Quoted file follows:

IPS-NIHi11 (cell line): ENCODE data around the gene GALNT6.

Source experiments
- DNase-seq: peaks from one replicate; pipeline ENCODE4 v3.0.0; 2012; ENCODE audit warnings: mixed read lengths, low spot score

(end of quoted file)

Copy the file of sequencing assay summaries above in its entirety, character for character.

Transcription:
IPS-NIHi11 (cell line): ENCODE data around the gene GALNT6.

Source experiments
- DNase-seq: peaks from one replicate; pipeline ENCODE4 v3.0.0; 2012; ENCODE audit warnings: mixed read lengths, low spot score